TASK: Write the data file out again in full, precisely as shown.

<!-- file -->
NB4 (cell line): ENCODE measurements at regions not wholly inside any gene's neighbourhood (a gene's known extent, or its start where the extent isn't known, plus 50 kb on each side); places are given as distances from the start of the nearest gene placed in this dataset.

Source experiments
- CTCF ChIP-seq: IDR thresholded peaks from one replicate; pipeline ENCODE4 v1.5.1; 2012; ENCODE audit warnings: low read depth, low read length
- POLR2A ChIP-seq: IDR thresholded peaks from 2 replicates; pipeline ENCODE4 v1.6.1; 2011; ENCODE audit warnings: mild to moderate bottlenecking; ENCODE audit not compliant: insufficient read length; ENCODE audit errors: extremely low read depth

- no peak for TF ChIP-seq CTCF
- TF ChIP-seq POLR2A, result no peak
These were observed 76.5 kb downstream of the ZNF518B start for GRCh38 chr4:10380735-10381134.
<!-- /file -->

NB4 (cell line): ENCODE measurements at regions not wholly inside any gene's neighbourhood (a gene's known extent, or its start where the extent isn't known, plus 50 kb on each side); places are given as distances from the start of the nearest gene placed in this dataset.

Source experiments
- CTCF ChIP-seq: IDR thresholded peaks from one replicate; pipeline ENCODE4 v1.5.1; 2012; ENCODE audit warnings: low read depth, low read length
- POLR2A ChIP-seq: IDR thresholded peaks from 2 replicates; pipeline ENCODE4 v1.6.1; 2011; ENCODE audit warnings: mild to moderate bottlenecking; ENCODE audit not compliant: insufficient read length; ENCODE audit errors: extremely low read depth

- no peak for TF ChIP-seq CTCF
- TF ChIP-seq POLR2A, result no peak
These were observed 76.5 kb downstream of the ZNF518B start for GRCh38 chr4:10380735-10381134.